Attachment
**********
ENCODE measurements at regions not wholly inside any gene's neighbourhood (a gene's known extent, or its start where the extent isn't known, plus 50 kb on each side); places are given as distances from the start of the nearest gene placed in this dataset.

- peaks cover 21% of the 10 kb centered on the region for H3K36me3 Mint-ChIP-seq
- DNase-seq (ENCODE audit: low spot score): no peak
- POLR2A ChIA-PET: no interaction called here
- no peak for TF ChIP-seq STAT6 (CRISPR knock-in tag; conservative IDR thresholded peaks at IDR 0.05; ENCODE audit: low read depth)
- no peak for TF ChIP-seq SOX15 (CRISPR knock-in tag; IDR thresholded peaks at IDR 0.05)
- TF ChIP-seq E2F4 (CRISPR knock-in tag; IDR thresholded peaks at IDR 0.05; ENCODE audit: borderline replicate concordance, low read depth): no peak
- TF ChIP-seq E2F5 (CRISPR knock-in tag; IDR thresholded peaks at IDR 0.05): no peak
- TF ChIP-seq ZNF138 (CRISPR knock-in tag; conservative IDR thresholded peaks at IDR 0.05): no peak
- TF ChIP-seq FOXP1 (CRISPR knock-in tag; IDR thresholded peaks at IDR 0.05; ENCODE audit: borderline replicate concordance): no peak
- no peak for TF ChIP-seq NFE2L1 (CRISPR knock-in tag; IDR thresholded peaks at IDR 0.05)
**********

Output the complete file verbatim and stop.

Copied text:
ENCODE measurements at regions not wholly inside any gene's neighbourhood (a gene's known extent, or its start where the extent isn't known, plus 50 kb on each side); places are given as distances from the start of the nearest gene placed in this dataset.

- peaks cover 21% of the 10 kb centered on the region for H3K36me3 Mint-ChIP-seq
- DNase-seq (ENCODE audit: low spot score): no peak
- POLR2A ChIA-PET: no interaction called here
- no peak for TF ChIP-seq STAT6 (CRISPR knock-in tag; conservative IDR thresholded peaks at IDR 0.05; ENCODE audit: low read depth)
- no peak for TF ChIP-seq SOX15 (CRISPR knock-in tag; IDR thresholded peaks at IDR 0.05)
- TF ChIP-seq E2F4 (CRISPR knock-in tag; IDR thresholded peaks at IDR 0.05; ENCODE audit: borderline replicate concordance, low read depth): no peak
- TF ChIP-seq E2F5 (CRISPR knock-in tag; IDR thresholded peaks at IDR 0.05): no peak
- TF ChIP-seq ZNF138 (CRISPR knock-in tag; conservative IDR thresholded peaks at IDR 0.05): no peak
- TF ChIP-seq FOXP1 (CRISPR knock-in tag; IDR thresholded peaks at IDR 0.05; ENCODE audit: borderline replicate concordance): no peak
- no peak for TF ChIP-seq NFE2L1 (CRISPR knock-in tag; IDR thresholded peaks at IDR 0.05)